The Curve

Upon return from vacation, I saw I had an email from Dennis the Menace, my manager. He asks me to call him as soon as I can. Bracing myself for bad news, I respond to his request.

“I’m going to cut right to the chase… I have a transfer for you to Oman. What do you think?”

I’m thinking….




This news shocks me. I still feel shocked. It has been 24 hours. After discussing pros and cons with my parents, and consulting Turgey on the matter, I decided to go. I already miss Houma…

This is the phone conversation I had with my grandfather:

Me: My company is transferring me to Oman.

Grandpa: Where?!

Me: Oman

Grandpa: Where?

Me: Oman, the country next to Saudi Arabia

Grandpa: You’re going to Saudi Arabia?


Grandpa: Will they pay you like an American

Me: They pay me more

Grandpa: More as in 3 cents?!?!

For those of you unfamiliar with the region, I found this wikipedia page fairly useful. Additionally, I talked to as many people in my company as I could about the location and work there. Feedback ranged from “Don’t go! I will miss you so much!” to “You’d be an idiot not to jump on this opportunity.” My feelings are somewhere in the middle. Here is what I know so far:

March 1

6:3 weeks rotation. During the three weeks off, Whataberger will fly me wherever I want.

1.6 multiplier on my salary

It is a desert land location that is high volume. This means I will be working on a truck instead of offshore units. I will also be driving a lot.

I will live in a “camp”.

I had every intention of this post being about my kick ass vacation in Prague and Cairo, but alas, the job has firmly gathered up the reigns and directed my focus otherwise. And just like that…. all my plans are haulted.

The Man With a Dragon Tatoo

This rigtale comes to you from the last job I made, when I was stranded offshore with no life jacket. During this job, I met a hand who works for Halliburton, let’s call him Lester. Lester is a colorful loquacious fellow from the Bayou. He is followed around by a silent apprentice. Lester tells many stories and shows many pictures.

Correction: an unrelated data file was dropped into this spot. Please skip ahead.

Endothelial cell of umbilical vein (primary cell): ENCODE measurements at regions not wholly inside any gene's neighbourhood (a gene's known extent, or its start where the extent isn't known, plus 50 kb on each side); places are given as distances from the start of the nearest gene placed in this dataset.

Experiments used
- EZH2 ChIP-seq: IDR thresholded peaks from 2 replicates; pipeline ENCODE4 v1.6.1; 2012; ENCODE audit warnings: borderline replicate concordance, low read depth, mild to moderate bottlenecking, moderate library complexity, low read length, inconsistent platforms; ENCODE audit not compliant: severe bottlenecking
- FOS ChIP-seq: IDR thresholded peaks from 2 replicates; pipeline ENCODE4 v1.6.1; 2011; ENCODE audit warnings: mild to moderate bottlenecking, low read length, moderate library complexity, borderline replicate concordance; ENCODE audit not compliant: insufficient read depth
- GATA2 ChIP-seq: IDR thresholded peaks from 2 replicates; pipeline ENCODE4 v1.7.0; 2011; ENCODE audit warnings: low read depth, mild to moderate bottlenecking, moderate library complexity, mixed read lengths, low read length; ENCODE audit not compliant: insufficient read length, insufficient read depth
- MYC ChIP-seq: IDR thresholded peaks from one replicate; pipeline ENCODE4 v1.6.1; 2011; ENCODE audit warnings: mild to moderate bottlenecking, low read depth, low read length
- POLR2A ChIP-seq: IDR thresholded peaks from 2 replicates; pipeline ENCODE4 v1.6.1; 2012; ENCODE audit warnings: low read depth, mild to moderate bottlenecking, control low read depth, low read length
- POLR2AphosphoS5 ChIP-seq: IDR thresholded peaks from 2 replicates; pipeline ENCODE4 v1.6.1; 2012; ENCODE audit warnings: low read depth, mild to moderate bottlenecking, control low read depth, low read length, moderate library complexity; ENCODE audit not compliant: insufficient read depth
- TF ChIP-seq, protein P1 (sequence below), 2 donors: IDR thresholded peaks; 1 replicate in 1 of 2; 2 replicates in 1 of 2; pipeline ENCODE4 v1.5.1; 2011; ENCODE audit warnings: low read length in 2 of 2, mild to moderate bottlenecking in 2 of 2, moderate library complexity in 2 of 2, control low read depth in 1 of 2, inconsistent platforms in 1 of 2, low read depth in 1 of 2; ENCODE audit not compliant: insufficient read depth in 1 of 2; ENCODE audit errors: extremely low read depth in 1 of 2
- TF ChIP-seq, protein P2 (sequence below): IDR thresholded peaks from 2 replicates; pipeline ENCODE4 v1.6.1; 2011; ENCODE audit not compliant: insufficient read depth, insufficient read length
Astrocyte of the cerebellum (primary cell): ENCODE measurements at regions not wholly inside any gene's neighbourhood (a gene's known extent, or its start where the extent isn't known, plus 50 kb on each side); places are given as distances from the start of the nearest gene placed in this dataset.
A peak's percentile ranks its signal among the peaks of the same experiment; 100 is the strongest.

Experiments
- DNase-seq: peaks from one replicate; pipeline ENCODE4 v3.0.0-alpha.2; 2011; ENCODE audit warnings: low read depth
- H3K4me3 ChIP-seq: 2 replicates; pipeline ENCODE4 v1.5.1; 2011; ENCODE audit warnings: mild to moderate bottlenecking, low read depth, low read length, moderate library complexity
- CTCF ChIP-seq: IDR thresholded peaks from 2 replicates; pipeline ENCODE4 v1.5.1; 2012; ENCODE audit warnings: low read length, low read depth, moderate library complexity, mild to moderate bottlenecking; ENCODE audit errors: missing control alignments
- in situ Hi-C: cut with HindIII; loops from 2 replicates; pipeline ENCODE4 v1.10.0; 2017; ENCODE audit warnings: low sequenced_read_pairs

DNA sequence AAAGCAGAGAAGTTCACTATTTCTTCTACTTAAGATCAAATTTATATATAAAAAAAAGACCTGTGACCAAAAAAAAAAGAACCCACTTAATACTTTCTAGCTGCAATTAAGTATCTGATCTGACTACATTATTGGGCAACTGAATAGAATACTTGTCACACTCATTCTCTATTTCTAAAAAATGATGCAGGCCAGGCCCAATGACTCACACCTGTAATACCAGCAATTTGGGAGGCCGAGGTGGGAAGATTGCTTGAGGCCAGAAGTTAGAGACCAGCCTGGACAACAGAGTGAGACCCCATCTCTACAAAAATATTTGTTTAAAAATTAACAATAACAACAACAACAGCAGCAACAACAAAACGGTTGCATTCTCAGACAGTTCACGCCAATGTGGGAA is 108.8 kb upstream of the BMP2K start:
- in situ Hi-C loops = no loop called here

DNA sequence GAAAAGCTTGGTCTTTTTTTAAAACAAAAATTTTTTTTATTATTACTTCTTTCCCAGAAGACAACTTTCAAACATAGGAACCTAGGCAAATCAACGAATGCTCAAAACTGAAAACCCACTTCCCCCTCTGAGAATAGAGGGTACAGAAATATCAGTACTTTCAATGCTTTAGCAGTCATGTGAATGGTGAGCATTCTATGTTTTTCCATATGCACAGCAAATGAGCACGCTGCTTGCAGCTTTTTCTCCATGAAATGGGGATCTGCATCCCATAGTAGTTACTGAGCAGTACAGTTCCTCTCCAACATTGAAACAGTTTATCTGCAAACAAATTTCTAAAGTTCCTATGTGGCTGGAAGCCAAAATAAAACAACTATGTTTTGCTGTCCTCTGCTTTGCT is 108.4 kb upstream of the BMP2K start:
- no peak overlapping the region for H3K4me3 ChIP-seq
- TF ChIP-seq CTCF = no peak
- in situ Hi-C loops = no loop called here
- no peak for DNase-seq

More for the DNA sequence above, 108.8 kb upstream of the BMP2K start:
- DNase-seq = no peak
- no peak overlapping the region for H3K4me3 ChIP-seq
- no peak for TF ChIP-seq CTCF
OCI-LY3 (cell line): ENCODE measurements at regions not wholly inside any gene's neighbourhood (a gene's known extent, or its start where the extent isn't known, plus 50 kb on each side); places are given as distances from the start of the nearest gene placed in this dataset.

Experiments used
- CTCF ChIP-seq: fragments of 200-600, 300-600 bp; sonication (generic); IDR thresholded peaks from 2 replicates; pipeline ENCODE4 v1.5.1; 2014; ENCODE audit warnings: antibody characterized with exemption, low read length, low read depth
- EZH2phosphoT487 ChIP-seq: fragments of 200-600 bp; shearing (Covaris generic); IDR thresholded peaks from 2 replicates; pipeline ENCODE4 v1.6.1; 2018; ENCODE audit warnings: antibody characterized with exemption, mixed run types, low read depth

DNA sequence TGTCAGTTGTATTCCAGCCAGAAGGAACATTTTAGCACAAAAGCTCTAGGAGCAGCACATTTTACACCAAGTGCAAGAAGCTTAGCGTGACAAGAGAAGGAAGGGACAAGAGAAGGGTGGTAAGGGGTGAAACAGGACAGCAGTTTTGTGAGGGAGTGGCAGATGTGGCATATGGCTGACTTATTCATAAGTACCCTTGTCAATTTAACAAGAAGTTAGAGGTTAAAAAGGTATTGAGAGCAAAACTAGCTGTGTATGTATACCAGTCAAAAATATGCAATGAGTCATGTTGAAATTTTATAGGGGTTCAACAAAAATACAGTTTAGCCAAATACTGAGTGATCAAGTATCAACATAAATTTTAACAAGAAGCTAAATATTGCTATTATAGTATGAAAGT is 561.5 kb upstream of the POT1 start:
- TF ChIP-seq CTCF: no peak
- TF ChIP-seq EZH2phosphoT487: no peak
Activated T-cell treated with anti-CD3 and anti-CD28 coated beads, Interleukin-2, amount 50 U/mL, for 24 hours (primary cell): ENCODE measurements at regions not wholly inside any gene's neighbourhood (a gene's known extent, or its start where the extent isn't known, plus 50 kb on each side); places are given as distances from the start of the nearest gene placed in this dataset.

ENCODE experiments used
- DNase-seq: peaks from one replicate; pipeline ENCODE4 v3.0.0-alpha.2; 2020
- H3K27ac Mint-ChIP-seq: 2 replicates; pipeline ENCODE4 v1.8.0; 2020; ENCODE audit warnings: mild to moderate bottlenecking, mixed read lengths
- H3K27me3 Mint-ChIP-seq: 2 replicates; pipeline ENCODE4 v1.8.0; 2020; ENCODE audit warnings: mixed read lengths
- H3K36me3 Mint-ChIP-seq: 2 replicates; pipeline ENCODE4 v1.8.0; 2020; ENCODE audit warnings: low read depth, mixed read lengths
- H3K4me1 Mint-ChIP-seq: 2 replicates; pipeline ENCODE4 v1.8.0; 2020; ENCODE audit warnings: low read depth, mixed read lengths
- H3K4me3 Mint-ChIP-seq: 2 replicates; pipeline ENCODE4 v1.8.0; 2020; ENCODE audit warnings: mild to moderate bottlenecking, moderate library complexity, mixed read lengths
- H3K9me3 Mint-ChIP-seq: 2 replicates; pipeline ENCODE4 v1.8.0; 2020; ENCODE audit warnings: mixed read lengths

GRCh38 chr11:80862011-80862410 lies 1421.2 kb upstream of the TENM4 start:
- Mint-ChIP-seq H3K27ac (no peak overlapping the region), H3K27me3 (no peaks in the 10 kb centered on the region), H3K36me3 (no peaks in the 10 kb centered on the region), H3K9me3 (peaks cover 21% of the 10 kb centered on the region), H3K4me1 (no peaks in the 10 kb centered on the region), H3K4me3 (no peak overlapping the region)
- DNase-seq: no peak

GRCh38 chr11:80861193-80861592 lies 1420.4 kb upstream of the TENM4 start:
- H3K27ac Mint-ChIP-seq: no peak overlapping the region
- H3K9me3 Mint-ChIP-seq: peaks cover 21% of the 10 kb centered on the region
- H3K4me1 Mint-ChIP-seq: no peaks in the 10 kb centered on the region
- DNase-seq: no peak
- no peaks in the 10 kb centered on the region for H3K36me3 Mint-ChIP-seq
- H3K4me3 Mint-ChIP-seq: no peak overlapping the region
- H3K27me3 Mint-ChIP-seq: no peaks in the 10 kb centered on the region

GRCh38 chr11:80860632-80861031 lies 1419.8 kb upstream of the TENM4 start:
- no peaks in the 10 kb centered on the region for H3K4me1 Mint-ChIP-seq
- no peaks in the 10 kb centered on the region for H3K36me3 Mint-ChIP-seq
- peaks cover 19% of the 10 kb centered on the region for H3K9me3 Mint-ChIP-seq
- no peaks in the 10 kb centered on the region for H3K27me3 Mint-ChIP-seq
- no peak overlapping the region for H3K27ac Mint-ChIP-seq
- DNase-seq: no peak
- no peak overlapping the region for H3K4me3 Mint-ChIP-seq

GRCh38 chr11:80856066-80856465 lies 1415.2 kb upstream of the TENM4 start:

“Santa just put all the gifts on the couch!” Lester explains while showing us a photo of toys strewn about a living room. “My little boy woke me up and said ‘Daddy! Santa didn’t wrap any of the presents!’…. That lazy bastard.”

Later, we are sharing a meal together in the galley. Lester is wondering if we would like to play any games to pass the time on the rig. “Oh, you play dominos?! I love dominos. We used to play in jail all the time, it would get heated. We would say ‘lay your biscuits on the line!’ Because in jail, they give you little hard biscuits in the mornings for breakfast. So when we played dominos at night, we would bet our biscuits on it. You may hear me say that when we play ‘Put your biscuits on the line!'”

During the job, the CoMan asked me if I had any tattoos. I said no, and everyone was surprised. Lester took this opportunity to share his favorite tattoo with us. “I have a dinosaur on my arm!” Of course, I thought this was a joke. Lester lifted up his sleeve to reveal a dragon on his right bicep. This dragon was his dinosaur. Lester then disclosed his plans to get a triceratops and t rex fighting on his leg. I do not think this was a joke….

Many of you readers may be wondering if I ever made it off that rig. I did. Later on New Years Day, the helicopter company sent out a little helicopter just for me. It had only four seats on it, and I got to wear my own headset and talk to the pilot. I also snapped this shot of a placard on the wall of the helicopter:


happy deciphering!

I was so happy to leave that rig, that I took vacation immediately. While driving to Dallas, I wrecked my truck in the rain:Image

This unfortunate event happened one day before I am to travel out of the country… my sister picked me up from the scene of the accident, and today I depart for Prague, then Cairo. An unusual timing of events…

Candy Bars and Mars